Together with 1 or more persons conspires to commit any crime and any 1 or more of such persons does any overt act to effect the object of the conspiracy. O.C.G.A. 16-4-8. May be convicted of conspiracy even if crime which was the objective of the conspiracy was completed, but may not be convicted of both conspiracy and the completed crime. O.C.G.A. 16-4-8.1.
Withdrawal is a defense if he can show that before the overt act occurred, he withdrew his agreement to commit a crime. O.C.G.A. 16-4-9.
State need only prove that 2 or more persons tacitly came to a mutual understanding to accomplish or to pursue a criminal objective. Conspiracy may be inferred from the nature of the acts done, the relation of the parties, the interest of the alleged conspirators, and other circumstances. Agnew v. State, 267 Ga. 589 (1997). A conspirator is jointly responsible for the acts of his co-conspirators including collateral acts that are a natural and probable consequence of the conspiracy. Everritt v. State, 277 Ga. 457 (2003). Can give jury charge on conspiracy when not alleged in indictment if the evidence tends to show it. Williamson v. State, 285 Ga. App. 779 (2007).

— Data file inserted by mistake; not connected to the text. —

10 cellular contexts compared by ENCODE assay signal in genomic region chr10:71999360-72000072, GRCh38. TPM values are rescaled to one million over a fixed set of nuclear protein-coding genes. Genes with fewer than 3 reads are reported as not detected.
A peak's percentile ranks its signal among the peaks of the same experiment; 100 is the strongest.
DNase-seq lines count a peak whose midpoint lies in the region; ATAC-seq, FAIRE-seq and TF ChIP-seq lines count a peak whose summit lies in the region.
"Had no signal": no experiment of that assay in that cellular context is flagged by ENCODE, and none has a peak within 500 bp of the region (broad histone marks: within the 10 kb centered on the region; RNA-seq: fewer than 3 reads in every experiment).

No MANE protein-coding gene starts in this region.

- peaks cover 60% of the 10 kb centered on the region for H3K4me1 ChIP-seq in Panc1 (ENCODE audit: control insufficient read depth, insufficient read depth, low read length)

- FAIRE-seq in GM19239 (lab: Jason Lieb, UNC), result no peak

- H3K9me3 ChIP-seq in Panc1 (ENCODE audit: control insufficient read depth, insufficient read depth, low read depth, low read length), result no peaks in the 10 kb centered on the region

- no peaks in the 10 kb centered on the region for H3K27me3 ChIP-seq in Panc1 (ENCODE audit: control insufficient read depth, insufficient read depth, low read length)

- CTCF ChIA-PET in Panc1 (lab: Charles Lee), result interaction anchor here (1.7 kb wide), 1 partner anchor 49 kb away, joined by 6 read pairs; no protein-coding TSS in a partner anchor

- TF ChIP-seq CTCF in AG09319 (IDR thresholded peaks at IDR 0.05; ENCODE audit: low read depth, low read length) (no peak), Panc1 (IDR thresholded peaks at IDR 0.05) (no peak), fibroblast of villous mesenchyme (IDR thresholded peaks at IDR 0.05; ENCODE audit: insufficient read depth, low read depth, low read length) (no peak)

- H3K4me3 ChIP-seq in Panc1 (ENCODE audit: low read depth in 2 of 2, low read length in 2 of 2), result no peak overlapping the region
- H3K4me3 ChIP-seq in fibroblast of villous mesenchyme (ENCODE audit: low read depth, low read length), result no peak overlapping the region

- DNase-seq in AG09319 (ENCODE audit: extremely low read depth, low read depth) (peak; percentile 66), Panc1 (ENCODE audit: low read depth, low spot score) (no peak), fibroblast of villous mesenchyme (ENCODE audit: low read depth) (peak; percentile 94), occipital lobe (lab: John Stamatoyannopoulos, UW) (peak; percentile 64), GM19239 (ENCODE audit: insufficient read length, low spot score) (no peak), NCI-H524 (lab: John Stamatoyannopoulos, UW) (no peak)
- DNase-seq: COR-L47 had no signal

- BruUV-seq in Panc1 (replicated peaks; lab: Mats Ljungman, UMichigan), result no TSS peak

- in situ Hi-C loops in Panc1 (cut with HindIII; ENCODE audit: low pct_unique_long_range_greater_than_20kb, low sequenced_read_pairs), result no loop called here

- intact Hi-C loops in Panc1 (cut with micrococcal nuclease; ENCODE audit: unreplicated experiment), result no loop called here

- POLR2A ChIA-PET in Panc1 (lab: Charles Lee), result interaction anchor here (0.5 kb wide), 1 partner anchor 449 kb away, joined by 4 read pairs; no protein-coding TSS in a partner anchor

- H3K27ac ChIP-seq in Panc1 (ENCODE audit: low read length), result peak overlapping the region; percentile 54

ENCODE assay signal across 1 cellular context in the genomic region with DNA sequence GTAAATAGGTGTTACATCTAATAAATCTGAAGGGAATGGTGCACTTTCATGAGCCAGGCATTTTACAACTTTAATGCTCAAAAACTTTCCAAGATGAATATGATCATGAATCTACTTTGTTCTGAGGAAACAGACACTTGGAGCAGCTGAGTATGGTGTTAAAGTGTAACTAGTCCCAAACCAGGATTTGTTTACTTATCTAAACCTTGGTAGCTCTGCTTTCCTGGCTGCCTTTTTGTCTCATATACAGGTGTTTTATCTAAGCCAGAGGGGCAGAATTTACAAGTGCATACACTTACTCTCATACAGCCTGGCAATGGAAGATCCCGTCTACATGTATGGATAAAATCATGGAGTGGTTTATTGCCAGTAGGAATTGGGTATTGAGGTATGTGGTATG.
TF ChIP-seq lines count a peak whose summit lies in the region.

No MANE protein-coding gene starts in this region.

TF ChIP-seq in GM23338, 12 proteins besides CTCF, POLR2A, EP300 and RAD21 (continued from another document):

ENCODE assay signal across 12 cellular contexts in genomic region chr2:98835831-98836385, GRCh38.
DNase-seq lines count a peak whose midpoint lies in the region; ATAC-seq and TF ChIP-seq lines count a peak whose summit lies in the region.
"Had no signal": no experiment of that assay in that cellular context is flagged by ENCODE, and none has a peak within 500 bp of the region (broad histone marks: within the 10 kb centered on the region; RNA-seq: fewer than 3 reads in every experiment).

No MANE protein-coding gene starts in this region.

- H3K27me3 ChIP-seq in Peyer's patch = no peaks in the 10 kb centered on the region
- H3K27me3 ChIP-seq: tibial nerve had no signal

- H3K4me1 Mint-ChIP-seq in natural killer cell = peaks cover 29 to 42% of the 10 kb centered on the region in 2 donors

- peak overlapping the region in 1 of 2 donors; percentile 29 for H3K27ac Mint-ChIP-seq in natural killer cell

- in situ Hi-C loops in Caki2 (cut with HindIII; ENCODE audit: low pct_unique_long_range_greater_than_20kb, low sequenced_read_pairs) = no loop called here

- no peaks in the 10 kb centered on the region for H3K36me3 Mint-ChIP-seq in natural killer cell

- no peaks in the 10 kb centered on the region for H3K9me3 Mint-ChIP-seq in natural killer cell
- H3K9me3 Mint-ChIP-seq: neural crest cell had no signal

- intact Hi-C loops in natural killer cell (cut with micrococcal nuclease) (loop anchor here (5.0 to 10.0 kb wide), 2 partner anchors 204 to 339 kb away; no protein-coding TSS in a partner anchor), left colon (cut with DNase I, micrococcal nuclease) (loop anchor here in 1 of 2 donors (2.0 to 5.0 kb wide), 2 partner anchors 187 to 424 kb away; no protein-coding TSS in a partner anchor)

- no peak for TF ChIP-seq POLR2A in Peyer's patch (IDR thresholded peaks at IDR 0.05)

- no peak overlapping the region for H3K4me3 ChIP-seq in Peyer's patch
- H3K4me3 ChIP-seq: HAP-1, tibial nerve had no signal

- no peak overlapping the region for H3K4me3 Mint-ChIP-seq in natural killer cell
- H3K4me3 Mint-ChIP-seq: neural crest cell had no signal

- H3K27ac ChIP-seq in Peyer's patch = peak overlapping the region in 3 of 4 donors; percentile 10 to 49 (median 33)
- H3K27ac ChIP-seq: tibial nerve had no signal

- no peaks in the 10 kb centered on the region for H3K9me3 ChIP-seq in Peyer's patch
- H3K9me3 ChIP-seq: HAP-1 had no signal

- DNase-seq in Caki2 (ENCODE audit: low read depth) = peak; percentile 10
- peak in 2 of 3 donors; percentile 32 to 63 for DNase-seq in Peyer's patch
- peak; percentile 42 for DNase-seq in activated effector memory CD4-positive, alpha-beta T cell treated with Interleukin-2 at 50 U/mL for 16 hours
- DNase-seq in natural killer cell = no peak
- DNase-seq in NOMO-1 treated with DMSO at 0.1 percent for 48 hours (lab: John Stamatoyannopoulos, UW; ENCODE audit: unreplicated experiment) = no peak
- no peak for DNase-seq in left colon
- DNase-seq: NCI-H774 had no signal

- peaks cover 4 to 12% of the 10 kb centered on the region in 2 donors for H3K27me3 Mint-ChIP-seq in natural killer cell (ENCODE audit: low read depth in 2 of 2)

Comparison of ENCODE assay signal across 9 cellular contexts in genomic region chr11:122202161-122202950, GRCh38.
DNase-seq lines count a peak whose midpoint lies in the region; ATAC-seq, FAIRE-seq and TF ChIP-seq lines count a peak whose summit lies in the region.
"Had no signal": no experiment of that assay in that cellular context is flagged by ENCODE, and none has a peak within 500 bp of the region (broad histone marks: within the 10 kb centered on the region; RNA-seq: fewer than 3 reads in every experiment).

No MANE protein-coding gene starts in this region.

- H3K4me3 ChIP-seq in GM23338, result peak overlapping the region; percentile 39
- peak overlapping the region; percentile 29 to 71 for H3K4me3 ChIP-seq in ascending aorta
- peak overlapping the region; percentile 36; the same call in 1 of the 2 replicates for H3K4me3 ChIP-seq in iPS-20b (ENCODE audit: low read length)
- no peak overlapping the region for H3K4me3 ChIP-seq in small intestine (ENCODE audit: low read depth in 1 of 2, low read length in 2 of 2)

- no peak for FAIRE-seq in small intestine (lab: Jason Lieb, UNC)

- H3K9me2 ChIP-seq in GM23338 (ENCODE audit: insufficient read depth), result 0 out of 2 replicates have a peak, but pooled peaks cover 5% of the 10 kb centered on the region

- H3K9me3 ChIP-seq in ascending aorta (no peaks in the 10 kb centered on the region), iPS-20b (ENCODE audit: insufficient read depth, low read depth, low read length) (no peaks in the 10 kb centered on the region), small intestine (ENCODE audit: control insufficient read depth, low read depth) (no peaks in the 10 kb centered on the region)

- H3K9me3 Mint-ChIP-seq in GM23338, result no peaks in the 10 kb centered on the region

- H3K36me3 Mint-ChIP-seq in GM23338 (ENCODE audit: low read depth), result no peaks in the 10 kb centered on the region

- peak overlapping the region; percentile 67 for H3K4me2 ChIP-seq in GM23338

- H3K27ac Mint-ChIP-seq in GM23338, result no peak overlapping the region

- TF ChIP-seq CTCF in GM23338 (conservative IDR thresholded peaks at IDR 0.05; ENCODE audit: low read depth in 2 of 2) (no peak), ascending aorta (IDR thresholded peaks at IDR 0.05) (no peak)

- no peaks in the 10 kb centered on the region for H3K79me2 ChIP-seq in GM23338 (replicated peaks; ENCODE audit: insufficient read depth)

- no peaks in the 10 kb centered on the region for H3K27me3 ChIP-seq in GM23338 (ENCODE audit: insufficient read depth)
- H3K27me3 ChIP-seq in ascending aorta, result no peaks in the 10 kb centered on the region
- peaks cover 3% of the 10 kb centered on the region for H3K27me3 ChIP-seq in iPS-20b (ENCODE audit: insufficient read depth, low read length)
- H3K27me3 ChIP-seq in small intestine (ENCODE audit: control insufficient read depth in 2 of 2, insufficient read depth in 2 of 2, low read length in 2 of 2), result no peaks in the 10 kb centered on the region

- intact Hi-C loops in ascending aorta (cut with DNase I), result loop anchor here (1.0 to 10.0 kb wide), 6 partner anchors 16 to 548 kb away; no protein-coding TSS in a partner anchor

If substantive offense is punishable by life imprisonment or death, then 1 to 10Y. If felony, then 1 to Â½ the max of the substantive offense and/or Â½ the max fine. If misdemeanor, then punished as Misdemeanor. O.C.G.A. 16-4-8. If drug offense, then max penalty of the substantive offense. O.C.G.A. 16-13-33.32